by Brian Shilhavy

Honey is one of nature’s most perfect and beneficial foods. The documented research on the incredible health benefits of honey is truly astounding. If you type in the search term “honey” in the National Library of Medicine on the NIH Government website, you will get 18,000 results from peer-reviewed journals.

If you search for honey on Health Impact News, you get over 150 results documenting the health benefits of pure honey, such as:

Phenolic Compounds and Enzymatic Activity in Raw Honey Positively Affect Oxidative Stress and Bone Density

Honey Out-Performs Antibiotics in Fighting Superbugs

Honey: A Powerful Anti-Cancer Agent

Honey is the ONLY sweetener on the market that you can purchase that is a complete, whole food, as opposed to granulated sugar which is an extract from either a grass (sugar cane), or from beets (sugar beets).

But purchasing real, pure, unadulterated raw honey that is not contaminated with herbicides or pesticides, is another matter altogether.

Testing done in 2011 on grocery store honey showed that up to 80% of the honey sold in grocery stores is adulterated and even fake, much of it imported from China illegally. (Source.)

My online store, Healthy Traditions, has been importing high quality pure honey from outside the United States for more than a decade now, and almost every single shipment of honey that we have imported goes through an FDA hold to ensure that it is not fake “honey” from unknown sources that has been relabeled.

It usually takes us more time to get honey across the border than any other product we import.

The Problem with North American Honey

Honey that is produced in the U.S. and Canada is mostly a by-product of professional beekeepers who make their primary income from leasing out their bees to pollinate crops in commercial agriculture.

These commercial crops are heavily treated with herbicides and pesticides, and the resulting honey from these bees is just a by-product of these commercial bee operations, and that includes most “local” honeys, which are highly contaminated.

Pure raw honey has been proven through numerous studies to be more effective than drugs in treating many diseases, and since honey can be stored indefinitely and tends to improve with age, like fine wines, this is a food that you want in your long-term food storage plans, and you want honey that heals, not honey that is contaminated, or “honey” that is not even real honey at all.

In North America professional beekeepers transport their bees all across America to pollinate crops in commercial agriculture, which is their main business, and then have to sell the by-product, which is honey.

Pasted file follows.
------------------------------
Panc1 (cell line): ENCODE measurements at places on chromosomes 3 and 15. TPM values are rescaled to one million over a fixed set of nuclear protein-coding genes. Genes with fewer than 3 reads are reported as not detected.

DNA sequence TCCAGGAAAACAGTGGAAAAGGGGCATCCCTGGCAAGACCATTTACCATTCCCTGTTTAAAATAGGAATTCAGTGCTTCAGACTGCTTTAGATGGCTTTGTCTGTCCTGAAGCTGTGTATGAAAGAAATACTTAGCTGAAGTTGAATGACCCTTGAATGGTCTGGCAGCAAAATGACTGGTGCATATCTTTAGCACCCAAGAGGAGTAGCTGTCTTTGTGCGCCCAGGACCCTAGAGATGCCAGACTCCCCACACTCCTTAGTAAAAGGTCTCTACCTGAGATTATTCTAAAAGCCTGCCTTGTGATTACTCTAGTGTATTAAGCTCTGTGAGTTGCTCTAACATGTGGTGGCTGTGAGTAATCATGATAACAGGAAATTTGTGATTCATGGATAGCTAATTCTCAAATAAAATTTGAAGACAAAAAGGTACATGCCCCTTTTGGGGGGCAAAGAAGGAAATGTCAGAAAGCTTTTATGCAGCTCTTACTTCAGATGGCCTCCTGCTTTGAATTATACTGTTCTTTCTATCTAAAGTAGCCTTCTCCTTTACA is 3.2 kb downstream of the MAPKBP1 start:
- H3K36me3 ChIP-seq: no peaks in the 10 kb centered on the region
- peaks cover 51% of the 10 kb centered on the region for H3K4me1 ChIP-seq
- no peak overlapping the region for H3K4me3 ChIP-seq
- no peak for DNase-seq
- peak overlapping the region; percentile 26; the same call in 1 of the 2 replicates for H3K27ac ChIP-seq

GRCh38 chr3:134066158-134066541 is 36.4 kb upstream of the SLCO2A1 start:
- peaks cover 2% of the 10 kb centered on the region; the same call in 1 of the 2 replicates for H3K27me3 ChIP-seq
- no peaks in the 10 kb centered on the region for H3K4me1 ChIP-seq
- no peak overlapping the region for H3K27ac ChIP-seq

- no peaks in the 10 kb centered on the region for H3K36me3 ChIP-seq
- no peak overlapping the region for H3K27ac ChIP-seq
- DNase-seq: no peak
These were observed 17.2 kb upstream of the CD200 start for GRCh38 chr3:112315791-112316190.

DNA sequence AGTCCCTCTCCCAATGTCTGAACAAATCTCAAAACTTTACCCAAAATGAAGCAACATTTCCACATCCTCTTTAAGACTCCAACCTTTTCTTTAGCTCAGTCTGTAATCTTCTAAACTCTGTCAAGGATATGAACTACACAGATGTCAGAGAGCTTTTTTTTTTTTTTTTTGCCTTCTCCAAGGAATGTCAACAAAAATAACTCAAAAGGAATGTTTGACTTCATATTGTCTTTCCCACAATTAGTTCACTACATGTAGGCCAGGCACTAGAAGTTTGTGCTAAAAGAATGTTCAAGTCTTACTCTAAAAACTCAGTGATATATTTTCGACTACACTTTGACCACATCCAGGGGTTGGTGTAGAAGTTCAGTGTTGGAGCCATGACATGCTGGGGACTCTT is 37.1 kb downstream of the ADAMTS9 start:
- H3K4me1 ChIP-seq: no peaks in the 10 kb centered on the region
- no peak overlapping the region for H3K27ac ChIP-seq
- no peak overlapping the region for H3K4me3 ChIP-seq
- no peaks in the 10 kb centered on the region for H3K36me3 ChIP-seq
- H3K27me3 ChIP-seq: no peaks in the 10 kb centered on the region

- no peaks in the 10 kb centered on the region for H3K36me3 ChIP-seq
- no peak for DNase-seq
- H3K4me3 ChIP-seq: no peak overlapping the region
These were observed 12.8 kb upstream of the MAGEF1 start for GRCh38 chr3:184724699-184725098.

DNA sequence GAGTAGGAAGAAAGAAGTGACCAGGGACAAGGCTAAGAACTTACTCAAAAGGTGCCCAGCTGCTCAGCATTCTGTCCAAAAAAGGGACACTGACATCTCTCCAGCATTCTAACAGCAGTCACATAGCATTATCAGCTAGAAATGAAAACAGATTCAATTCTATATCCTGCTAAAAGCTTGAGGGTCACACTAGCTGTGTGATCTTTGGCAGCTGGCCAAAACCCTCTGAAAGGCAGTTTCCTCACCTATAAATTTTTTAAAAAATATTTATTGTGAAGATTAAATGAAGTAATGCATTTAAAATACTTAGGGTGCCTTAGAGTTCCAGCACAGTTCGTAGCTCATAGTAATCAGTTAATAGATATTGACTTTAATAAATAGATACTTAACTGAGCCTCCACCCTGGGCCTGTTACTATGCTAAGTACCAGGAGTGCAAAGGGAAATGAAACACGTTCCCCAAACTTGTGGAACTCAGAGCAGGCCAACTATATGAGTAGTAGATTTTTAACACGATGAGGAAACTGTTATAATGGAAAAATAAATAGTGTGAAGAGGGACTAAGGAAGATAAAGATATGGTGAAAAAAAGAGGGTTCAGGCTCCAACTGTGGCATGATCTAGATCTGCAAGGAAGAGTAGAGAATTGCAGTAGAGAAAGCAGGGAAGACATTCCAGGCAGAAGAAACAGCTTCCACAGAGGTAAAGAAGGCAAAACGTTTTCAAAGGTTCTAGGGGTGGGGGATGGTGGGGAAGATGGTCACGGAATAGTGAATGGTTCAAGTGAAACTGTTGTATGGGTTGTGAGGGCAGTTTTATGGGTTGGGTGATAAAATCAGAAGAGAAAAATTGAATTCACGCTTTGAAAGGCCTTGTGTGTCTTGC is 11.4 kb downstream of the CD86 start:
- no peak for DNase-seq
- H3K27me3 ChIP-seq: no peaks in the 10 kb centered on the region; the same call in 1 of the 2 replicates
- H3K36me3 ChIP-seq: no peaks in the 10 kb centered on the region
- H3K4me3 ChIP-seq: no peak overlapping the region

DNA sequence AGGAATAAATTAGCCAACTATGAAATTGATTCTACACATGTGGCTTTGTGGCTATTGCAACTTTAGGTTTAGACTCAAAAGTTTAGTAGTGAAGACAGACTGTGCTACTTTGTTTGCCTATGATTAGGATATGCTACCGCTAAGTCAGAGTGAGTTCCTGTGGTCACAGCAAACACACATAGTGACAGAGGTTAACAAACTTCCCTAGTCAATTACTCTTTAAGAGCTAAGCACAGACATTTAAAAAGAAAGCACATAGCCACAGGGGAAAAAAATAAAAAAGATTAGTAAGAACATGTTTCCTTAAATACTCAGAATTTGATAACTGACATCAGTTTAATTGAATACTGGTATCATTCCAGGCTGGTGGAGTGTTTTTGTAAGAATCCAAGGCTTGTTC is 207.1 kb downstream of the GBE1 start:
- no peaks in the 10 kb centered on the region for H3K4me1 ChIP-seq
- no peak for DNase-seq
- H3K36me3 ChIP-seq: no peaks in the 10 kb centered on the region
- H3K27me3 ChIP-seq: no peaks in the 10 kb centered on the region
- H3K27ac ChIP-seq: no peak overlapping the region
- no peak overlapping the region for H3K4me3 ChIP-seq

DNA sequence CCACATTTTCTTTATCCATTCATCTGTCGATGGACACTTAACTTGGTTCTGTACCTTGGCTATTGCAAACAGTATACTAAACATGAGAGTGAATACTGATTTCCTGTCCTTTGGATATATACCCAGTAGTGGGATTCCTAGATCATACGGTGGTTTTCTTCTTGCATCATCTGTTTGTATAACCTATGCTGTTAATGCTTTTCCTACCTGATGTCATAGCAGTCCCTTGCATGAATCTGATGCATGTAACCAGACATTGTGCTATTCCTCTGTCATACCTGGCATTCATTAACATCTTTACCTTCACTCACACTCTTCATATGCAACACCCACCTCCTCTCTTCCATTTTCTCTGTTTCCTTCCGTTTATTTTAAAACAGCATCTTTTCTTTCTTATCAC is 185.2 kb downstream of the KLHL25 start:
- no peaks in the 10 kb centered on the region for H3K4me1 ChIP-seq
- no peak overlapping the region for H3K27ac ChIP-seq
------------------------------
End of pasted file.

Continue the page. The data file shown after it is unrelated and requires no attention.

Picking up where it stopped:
Most of the bees in North America go to California once a year to pollinate their almond trees, as almonds are California’s #1 agricultural product, a $4 billion dollar industry.

Because of the heavy use of pesticides and herbicides, this has put increasing pressure on the bee supply.

We covered this issue in 2014:

Are California Almonds Destroying the U.S. Bee Supply?


80% of the world’s almonds come from California’s Central Valley. Almonds are the #1 agricultural crop grown in California. It is a $4 billion industry.

There’s just one problem with this huge industrial agricultural system: it needs bees to pollinate their almond trees every spring. Therefore, every year, much of the nation’s bee supply, as well as Canada’s, is transported to California to pollinate the almond trees. This year, it may be that nearly 100% of the U.S. bee supply will go to California to pollinate the almond trees.

Last year, many of the bee hives from the northern climates arrived dead, forcing almond growers to find other sources of bees. Many could not find bees at any cost, as even bees used in the citrus crops of Florida were transported to California to try to meet the demand. The almond industry barely survived last year.

According to an article published recently by Paul Driessen of the DailyCaller, the California almond industry is putting pressure on the northern climate bee keepers to hurry bees to California, at great risk to the bees:

A major problem is that bee colonies, especially those from northern states, lack sufficient time to emerge from their heat-conserving winter cluster. To meet this challenge, some beekeepers maintain 20,000 to 30,000 hives. Each one requires careful inspection for devastating diseases and parasites – a meticulous task impractical at such a scale.

Making their task more difficult is the fact that beekeepers are trying to impose large-scale agricultural methods on an animal whose husbandry practices have been virtually unchanged since the nineteenth century.

Unfortunately, almond demand for bees has led many commercial beekeepers to put their stocks at risk, because the payoff can amount to half an individual keeper’s yearly profit. (Source.)